‘The Whistleblower’ 15 years on; Where are we now?
Yesterday, WILPF hosted a film screening and moving discussion on ‘The Whistleblower’ at the Global Summit on Sexual Violence in Conflict in London.
The Whistleblower tells the story of what took place in Bosnia and Herzegovina after the conflict in 1995, when thousands of international peacekeepers flooded into the fragile state in an attempt to help repair the damage done. Horrifically however, peacekeepers and other international actors actually became perpetrators of human trafficking, sexual violence and abuse themselves, as uncovered by Kathryn Bolkovac and our very own Madeleine Rees.
For blowing the whistle on these crimes and the UN’s cover up of its involvement, both these brave women were faced with sanctions, stigma and ultimately the termination of their careers at the UN.
Now, more than 15 years later, we take stock of how being a whistleblower has impacted the lives of these women and if anything has changed in the system of peacekeeping accountabilities.
After the silent film screening, Kathryn Bolkovac explained the last 15 years have not exactly been fun. She has suffered emotional, financial, familial and professional turmoil since she decided to do the right thing, and still struggles to give the fight for justice a place in her daily life.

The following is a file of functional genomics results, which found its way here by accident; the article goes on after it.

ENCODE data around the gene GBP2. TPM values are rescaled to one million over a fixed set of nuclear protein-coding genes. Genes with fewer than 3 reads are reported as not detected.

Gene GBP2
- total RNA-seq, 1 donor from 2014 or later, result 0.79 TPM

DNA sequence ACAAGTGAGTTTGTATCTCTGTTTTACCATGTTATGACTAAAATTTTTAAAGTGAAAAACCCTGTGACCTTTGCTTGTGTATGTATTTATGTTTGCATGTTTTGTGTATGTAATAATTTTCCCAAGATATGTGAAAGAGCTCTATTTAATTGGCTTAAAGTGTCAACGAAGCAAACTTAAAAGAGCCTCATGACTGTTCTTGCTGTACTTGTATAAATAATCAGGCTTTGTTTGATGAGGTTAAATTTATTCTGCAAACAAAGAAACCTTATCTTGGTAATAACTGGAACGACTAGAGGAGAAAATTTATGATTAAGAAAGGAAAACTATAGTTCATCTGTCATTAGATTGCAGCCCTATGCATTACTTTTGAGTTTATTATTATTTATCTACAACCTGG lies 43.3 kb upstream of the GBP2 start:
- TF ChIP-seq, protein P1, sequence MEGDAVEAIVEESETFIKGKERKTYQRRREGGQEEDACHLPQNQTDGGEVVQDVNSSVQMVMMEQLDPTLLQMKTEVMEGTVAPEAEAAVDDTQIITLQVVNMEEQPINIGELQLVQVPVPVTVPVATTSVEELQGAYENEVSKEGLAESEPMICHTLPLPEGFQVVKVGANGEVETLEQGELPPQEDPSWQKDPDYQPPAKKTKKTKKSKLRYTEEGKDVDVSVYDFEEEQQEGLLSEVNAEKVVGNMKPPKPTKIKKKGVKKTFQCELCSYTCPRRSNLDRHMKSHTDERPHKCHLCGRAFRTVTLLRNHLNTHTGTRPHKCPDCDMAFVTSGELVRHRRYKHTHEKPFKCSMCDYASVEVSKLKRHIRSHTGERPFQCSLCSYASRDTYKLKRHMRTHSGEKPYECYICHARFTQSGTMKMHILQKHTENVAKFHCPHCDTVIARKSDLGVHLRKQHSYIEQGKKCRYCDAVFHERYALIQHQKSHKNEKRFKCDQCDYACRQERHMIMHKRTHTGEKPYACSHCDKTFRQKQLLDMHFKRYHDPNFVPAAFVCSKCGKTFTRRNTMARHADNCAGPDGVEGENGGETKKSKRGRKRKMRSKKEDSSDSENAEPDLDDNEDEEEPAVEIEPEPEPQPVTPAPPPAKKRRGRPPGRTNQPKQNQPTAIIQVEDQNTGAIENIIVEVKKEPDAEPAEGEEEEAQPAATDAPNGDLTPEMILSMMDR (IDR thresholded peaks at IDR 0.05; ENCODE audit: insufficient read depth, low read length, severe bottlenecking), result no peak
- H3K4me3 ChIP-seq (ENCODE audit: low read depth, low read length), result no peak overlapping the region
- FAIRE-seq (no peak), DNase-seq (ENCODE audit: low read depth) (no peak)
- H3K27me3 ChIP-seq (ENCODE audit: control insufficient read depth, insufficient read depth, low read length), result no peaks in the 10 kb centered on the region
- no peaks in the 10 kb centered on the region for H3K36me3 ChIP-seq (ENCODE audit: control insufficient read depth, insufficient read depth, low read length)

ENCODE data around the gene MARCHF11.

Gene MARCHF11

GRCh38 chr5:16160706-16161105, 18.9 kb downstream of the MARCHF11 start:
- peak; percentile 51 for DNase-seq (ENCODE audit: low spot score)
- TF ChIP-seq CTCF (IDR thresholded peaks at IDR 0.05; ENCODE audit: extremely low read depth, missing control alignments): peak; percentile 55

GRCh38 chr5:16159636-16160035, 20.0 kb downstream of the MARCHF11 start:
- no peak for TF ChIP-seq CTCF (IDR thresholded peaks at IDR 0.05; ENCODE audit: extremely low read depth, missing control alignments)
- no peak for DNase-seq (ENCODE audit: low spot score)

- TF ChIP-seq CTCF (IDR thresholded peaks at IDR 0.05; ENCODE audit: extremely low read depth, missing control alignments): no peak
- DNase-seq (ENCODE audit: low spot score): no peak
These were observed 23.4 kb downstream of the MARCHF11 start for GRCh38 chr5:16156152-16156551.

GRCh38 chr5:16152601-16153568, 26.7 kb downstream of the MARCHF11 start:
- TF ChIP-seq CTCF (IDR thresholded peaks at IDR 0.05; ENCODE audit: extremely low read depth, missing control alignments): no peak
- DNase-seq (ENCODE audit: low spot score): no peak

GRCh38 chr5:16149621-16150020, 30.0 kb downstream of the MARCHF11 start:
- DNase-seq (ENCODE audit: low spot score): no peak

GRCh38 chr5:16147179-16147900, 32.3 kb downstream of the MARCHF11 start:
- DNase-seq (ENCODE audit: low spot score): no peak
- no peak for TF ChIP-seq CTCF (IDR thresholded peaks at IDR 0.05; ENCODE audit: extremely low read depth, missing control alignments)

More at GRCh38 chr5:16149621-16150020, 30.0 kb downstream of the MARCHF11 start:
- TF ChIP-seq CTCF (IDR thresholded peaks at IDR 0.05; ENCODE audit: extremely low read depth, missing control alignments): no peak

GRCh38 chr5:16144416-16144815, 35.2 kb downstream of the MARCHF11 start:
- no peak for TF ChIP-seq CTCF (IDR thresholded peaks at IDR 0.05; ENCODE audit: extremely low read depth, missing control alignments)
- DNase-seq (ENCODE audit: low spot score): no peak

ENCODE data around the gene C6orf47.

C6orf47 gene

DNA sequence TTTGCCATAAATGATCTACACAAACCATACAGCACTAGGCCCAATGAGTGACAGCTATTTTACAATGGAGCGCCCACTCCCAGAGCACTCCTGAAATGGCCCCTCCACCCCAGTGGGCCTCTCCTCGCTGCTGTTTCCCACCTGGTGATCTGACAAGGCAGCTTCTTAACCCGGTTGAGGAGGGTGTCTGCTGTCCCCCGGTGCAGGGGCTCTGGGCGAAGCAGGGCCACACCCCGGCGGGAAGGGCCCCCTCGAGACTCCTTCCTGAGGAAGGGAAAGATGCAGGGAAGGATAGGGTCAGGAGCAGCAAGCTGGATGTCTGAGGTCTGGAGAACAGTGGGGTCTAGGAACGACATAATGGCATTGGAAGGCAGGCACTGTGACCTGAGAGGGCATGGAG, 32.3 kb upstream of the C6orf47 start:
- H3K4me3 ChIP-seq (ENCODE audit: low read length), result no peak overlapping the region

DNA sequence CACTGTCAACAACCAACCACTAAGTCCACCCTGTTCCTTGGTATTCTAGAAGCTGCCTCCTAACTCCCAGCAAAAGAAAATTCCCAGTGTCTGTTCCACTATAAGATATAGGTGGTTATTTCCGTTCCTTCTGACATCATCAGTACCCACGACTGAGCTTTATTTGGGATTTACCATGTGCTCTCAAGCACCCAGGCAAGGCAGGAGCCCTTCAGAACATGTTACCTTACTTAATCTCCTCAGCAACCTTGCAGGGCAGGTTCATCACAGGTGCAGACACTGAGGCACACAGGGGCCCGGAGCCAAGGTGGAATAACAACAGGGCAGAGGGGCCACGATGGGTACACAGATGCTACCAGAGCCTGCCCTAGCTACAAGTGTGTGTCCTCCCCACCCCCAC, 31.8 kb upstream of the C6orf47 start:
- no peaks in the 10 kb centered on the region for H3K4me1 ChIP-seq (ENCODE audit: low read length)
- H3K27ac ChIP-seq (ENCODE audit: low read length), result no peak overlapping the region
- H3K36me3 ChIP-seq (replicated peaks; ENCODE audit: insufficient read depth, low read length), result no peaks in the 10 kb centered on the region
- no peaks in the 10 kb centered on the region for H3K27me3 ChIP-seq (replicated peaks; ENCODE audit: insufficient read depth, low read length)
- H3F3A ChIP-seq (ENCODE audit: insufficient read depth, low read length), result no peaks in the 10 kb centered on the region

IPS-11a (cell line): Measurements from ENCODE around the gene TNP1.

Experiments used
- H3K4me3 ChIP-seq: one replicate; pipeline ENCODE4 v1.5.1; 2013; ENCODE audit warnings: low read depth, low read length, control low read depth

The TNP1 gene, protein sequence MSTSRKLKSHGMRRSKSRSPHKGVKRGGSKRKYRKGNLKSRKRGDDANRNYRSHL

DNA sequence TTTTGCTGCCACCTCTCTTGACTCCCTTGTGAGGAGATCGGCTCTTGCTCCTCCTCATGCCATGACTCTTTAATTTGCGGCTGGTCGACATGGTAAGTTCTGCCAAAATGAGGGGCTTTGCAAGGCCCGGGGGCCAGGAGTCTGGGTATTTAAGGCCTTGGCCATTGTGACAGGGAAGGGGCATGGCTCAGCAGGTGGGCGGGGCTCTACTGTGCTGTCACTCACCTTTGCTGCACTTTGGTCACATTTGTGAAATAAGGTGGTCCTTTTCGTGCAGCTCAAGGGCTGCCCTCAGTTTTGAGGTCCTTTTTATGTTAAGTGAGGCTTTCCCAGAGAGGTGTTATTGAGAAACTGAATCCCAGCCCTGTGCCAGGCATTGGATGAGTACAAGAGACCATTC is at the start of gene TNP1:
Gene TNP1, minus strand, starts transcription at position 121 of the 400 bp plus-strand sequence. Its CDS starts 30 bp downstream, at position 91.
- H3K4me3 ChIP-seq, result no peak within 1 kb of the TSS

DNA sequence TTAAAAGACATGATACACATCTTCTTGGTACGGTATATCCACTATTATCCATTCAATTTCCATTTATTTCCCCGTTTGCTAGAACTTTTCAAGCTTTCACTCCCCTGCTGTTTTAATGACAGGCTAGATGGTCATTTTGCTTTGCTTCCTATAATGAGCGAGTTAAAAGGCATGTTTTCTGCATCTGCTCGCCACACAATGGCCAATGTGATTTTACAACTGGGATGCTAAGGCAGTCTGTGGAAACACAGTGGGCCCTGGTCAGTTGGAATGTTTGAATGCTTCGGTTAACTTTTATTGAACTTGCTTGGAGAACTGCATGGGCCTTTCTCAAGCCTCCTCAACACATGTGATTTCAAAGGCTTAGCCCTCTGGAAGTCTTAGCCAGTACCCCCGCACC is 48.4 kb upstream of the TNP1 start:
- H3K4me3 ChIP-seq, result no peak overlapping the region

“People ask me continually if I regret what I did or if I would do it again, and, as time has progressed, I would now really need to think about my answer.” – Kathryn Bolkovac
As she explained why being a whistleblower really is such a difficult thing to do, she reaffirmed her commitment to accountability and bringing perpetrators to justice.
This turned the conversation towards the current system of peacekeeping accountabilities and what steps have been taken towards bringing perpetrators to justice.
Sadly, not nearly enough has been done.
While much has been discoursed, discussed, declared and debated, real, significant and effective action has not been taken. The system is still incredibly stacked against any victim of sexual violence in the context of peacekeeping, and there are close to no records of peacekeeper prosecutions for these crimes. Meanwhile, there are now more peacekeeping missions than ever and still no whistleblower protections, vetting systems or victim-centred procedures in place.
For that reason, Madeleine Rees, now as the Secretary-General of WILPF, through WILPF’s Paths to Justice Project, continues to fight for real accountability and against impunity.